NSW Health ‘reviewing’ City of Sydney local government area daily as COVID-19 cases rise

NSW Health’s Dr Jeremy McAnulty said health authorities continue to monitor the City of Sydney amid an increase of COVID-19 infections after being quizzed as to why it has not yet been declared high-risk.

NSW Health says it is reviewing the number of COVID-19 cases identified in Greater Sydney local government areas daily as unrest increases among communities in western and southwestern subject to harsher restrictions.

The state saw a further drop in daily numbers on Tuesday, recording 1,127 local COVID-19 cases and two deaths.

NSW Health’s Dr Jeremy McAnulty announced the infections at the state’s revised daily coronavirus update where he warned it is still “too early to know if we’re flattening the curve”.

He said the vast majority of new cases continue to be recorded in southwestern and Western Sydney but noted the virus has continued to spread throughout other parts of Greater Sydney, including the City of Sydney local government area.

To 8pm on Monday, 148 of the new infections were from the Sydney LHD, prompting questions from reporters about why the area has not been classified as an LGA of concern.

They also referred to the uptick in infections in Redfern and Waterloo. 

“We look at this on a daily basis and the team that looks at numbers of cases and other factors such as immunisation, movements in the communities and so on,” Dr McAnulty said.

“That’s on a daily review and that could change at any time so I’ll leave that to the team who’s doing that to make those assessments, but certainly it’s very much based on health need to declare a place.”

Under the current public health orders, 12 LGAs have been declared high-risk and are subject to harsher restrictions, including a 9pm to 5am curfew.

The LGAs of concern are Bayside, Blacktown, Burwood, Campbelltown, Canterbury-Bankstown, Cumberland, Fairfield, Georges River, Liverpool, Parramatta and Strathfield.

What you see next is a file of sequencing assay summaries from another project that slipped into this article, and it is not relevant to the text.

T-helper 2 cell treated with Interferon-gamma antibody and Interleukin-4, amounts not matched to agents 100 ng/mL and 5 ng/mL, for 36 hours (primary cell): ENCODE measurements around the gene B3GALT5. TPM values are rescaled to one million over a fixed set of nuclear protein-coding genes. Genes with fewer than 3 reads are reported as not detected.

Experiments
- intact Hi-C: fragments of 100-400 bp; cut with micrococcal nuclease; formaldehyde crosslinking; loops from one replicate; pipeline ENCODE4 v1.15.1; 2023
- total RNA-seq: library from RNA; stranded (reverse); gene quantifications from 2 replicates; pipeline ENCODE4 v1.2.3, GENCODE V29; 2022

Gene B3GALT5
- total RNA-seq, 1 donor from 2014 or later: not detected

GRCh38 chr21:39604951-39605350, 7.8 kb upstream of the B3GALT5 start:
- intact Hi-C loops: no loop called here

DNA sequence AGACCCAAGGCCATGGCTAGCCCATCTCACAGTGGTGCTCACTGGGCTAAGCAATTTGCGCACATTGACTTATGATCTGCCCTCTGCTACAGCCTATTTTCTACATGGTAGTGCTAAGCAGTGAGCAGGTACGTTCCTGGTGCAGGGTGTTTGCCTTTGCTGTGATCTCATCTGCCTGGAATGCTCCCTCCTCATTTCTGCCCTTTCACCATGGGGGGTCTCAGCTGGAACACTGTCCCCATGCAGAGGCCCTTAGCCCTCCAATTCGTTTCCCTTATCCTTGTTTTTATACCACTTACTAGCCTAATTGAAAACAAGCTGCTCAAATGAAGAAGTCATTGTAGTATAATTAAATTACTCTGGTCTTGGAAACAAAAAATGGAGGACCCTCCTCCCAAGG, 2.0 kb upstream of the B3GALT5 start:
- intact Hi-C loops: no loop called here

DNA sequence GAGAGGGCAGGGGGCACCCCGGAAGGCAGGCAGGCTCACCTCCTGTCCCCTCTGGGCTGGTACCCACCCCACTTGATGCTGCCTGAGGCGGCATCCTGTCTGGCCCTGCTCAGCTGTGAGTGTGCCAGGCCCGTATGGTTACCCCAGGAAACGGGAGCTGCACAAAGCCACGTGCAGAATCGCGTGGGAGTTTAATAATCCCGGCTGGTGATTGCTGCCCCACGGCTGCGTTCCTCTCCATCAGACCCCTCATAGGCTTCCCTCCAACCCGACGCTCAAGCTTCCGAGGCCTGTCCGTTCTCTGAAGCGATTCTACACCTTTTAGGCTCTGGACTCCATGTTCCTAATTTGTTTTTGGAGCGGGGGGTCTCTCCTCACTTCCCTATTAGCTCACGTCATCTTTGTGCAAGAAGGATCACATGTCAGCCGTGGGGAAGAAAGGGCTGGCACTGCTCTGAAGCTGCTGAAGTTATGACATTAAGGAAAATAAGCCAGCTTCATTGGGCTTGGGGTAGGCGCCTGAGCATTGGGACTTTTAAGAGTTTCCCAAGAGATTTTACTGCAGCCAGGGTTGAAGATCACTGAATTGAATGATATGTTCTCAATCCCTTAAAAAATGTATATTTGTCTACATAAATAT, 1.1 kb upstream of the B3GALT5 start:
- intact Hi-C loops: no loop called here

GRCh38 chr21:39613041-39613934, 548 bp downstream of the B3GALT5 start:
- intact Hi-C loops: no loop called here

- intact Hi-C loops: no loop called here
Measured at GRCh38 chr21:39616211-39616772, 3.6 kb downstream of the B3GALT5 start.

Certain suburbs of Penrith have also been flagged, including Caddens, Claremont Meadows, Colyton, Erskine Park, Kemps Creek, Kingswood, Mount Vernon, North St Marys, Orchard Hills, Oxley Park, St Clair and St Marys.

Dr McAnulty was further quizzed on what “triggers” would prompt health authorities to open up the 12 LGAs.

“So there are a range of factors and I can’t tell you all of them because  I’m not in that our particular team is looking at that … but it’s essentially the numbers of cases, the trajectories, immunisation rates, levels of movement within those LGAs based on transport and other data there [is],” he said.

“So it’s a whole bunch of stuff that goes in there to get a sense of whether or not there’s trajectory going up and whether additional measures [are needed].”

Dr McAnulty again stressed those factors were reviewed by health authorities on a daily basis.

It comes amid a pushback from a local mayor who ask Premier Gladys Berejiklian to end the curfew and ease restrictions in line with the rest of Greater Sydney when vaccine thresholds are met next month.

Canterbury-Bankstown Mayor Khal Asfour confirmed the Premier had agreed to meet with him and other leaders of the LGAs on Tuesday after “weeks” of trying to orchestrate a meeting.

“We want to see an end to this curfew, that’s one of the main things I’ll be discussing, along with making sure that when we do come out of lockdown, that we’re treated the same as everyone else, that we’re given the same freedoms at the same time,” he told Sky News Australia ahead of the meeting.

In an update to Facebook on Tuesday afternoon, Mr Asfour said the meeting was ” an open and frank conversation about the issues affecting hotspot LGAs”.

“I raised a number of issues on behalf of my community from pool closures, to business anger over check ins and curfews,” he said.


“The meeting got quite heated when the issue of people being discriminated against because of the area they live in was raised.”

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